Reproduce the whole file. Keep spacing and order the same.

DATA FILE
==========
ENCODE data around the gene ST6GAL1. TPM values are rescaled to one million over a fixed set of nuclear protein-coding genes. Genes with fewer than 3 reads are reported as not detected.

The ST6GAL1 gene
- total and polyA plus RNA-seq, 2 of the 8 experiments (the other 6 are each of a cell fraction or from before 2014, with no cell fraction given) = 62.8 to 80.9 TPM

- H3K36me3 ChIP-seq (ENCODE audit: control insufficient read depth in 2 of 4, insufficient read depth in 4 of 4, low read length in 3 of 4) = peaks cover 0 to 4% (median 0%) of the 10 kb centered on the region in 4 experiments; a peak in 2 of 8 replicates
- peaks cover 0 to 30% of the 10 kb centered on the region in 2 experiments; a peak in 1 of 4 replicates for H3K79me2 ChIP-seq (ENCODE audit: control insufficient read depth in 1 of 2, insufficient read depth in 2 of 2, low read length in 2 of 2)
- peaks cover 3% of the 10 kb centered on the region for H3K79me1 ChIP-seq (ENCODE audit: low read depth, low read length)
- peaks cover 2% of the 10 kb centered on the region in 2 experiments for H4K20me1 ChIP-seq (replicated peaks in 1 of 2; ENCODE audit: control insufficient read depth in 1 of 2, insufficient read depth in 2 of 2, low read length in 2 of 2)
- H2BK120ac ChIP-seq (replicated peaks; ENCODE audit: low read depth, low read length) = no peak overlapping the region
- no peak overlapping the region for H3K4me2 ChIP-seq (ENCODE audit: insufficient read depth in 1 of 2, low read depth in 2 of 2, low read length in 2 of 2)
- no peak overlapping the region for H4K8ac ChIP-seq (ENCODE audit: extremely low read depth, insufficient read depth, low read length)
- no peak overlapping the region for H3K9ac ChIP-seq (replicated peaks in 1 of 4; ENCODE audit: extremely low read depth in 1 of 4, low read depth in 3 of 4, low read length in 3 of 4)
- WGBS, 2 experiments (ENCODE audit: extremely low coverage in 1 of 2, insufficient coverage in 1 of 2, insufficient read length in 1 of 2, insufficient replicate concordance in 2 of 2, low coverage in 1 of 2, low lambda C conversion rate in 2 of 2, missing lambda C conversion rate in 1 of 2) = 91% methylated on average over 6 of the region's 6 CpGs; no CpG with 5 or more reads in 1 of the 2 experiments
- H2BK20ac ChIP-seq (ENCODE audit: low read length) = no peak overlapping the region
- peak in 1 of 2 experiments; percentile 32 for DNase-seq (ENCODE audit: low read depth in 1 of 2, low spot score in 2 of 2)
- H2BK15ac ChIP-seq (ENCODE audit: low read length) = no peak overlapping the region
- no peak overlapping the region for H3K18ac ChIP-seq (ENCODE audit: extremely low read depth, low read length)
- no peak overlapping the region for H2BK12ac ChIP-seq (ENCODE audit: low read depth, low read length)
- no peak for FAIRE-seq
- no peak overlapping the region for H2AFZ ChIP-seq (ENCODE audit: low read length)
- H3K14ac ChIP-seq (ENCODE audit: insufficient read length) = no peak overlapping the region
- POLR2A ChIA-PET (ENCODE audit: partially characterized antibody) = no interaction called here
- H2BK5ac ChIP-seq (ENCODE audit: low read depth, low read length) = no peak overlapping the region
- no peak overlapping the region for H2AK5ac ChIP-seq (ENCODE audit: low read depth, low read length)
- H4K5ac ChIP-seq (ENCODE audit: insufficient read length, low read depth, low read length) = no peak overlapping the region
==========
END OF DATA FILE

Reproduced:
ENCODE data around the gene ST6GAL1. TPM values are rescaled to one million over a fixed set of nuclear protein-coding genes. Genes with fewer than 3 reads are reported as not detected.

The ST6GAL1 gene
- total and polyA plus RNA-seq, 2 of the 8 experiments (the other 6 are each of a cell fraction or from before 2014, with no cell fraction given) = 62.8 to 80.9 TPM

- H3K36me3 ChIP-seq (ENCODE audit: control insufficient read depth in 2 of 4, insufficient read depth in 4 of 4, low read length in 3 of 4) = peaks cover 0 to 4% (median 0%) of the 10 kb centered on the region in 4 experiments; a peak in 2 of 8 replicates
- peaks cover 0 to 30% of the 10 kb centered on the region in 2 experiments; a peak in 1 of 4 replicates for H3K79me2 ChIP-seq (ENCODE audit: control insufficient read depth in 1 of 2, insufficient read depth in 2 of 2, low read length in 2 of 2)
- peaks cover 3% of the 10 kb centered on the region for H3K79me1 ChIP-seq (ENCODE audit: low read depth, low read length)
- peaks cover 2% of the 10 kb centered on the region in 2 experiments for H4K20me1 ChIP-seq (replicated peaks in 1 of 2; ENCODE audit: control insufficient read depth in 1 of 2, insufficient read depth in 2 of 2, low read length in 2 of 2)
- H2BK120ac ChIP-seq (replicated peaks; ENCODE audit: low read depth, low read length) = no peak overlapping the region
- no peak overlapping the region for H3K4me2 ChIP-seq (ENCODE audit: insufficient read depth in 1 of 2, low read depth in 2 of 2, low read length in 2 of 2)
- no peak overlapping the region for H4K8ac ChIP-seq (ENCODE audit: extremely low read depth, insufficient read depth, low read length)
- no peak overlapping the region for H3K9ac ChIP-seq (replicated peaks in 1 of 4; ENCODE audit: extremely low read depth in 1 of 4, low read depth in 3 of 4, low read length in 3 of 4)
- WGBS, 2 experiments (ENCODE audit: extremely low coverage in 1 of 2, insufficient coverage in 1 of 2, insufficient read length in 1 of 2, insufficient replicate concordance in 2 of 2, low coverage in 1 of 2, low lambda C conversion rate in 2 of 2, missing lambda C conversion rate in 1 of 2) = 91% methylated on average over 6 of the region's 6 CpGs; no CpG with 5 or more reads in 1 of the 2 experiments
- H2BK20ac ChIP-seq (ENCODE audit: low read length) = no peak overlapping the region
- peak in 1 of 2 experiments; percentile 32 for DNase-seq (ENCODE audit: low read depth in 1 of 2, low spot score in 2 of 2)
- H2BK15ac ChIP-seq (ENCODE audit: low read length) = no peak overlapping the region
- no peak overlapping the region for H3K18ac ChIP-seq (ENCODE audit: extremely low read depth, low read length)
- no peak overlapping the region for H2BK12ac ChIP-seq (ENCODE audit: low read depth, low read length)
- no peak for FAIRE-seq
- no peak overlapping the region for H2AFZ ChIP-seq (ENCODE audit: low read length)
- H3K14ac ChIP-seq (ENCODE audit: insufficient read length) = no peak overlapping the region
- POLR2A ChIA-PET (ENCODE audit: partially characterized antibody) = no interaction called here
- H2BK5ac ChIP-seq (ENCODE audit: low read depth, low read length) = no peak overlapping the region
- no peak overlapping the region for H2AK5ac ChIP-seq (ENCODE audit: low read depth, low read length)
- H4K5ac ChIP-seq (ENCODE audit: insufficient read length, low read depth, low read length) = no peak overlapping the region